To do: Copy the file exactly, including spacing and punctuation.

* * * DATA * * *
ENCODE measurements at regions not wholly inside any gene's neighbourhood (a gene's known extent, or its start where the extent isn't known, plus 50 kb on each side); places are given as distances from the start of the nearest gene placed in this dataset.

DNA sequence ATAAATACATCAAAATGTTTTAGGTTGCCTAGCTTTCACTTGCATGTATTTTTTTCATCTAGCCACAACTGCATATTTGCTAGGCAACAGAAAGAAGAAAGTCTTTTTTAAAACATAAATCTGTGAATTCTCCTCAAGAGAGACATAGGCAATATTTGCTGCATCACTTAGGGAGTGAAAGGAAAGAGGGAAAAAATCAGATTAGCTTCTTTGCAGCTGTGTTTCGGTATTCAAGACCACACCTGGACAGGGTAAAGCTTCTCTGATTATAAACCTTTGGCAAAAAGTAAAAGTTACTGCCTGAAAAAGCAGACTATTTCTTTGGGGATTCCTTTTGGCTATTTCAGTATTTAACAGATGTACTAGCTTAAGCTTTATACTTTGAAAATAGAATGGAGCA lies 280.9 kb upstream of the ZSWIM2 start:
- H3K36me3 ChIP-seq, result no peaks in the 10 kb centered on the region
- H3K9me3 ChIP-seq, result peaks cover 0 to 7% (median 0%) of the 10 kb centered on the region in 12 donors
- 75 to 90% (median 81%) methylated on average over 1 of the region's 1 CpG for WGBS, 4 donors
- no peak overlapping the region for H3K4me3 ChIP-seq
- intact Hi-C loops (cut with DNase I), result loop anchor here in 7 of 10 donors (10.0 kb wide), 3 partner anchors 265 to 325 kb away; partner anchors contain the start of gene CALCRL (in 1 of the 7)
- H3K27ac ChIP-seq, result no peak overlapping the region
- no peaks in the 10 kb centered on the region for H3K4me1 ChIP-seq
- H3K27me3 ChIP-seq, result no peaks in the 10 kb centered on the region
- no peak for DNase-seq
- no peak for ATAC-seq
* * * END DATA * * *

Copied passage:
ENCODE measurements at regions not wholly inside any gene's neighbourhood (a gene's known extent, or its start where the extent isn't known, plus 50 kb on each side); places are given as distances from the start of the nearest gene placed in this dataset.

DNA sequence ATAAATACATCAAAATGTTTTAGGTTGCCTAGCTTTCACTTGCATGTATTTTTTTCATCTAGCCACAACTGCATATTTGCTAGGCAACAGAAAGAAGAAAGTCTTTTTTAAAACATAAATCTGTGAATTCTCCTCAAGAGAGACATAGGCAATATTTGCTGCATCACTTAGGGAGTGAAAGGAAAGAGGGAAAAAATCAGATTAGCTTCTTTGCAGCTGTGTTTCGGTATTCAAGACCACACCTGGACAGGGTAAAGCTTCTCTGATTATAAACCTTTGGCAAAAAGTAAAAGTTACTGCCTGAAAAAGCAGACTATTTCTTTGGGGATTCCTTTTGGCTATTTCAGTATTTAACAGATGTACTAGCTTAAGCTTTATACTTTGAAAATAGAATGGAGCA lies 280.9 kb upstream of the ZSWIM2 start:
- H3K36me3 ChIP-seq, result no peaks in the 10 kb centered on the region
- H3K9me3 ChIP-seq, result peaks cover 0 to 7% (median 0%) of the 10 kb centered on the region in 12 donors
- 75 to 90% (median 81%) methylated on average over 1 of the region's 1 CpG for WGBS, 4 donors
- no peak overlapping the region for H3K4me3 ChIP-seq
- intact Hi-C loops (cut with DNase I), result loop anchor here in 7 of 10 donors (10.0 kb wide), 3 partner anchors 265 to 325 kb away; partner anchors contain the start of gene CALCRL (in 1 of the 7)
- H3K27ac ChIP-seq, result no peak overlapping the region
- no peaks in the 10 kb centered on the region for H3K4me1 ChIP-seq
- H3K27me3 ChIP-seq, result no peaks in the 10 kb centered on the region
- no peak for DNase-seq
- no peak for ATAC-seq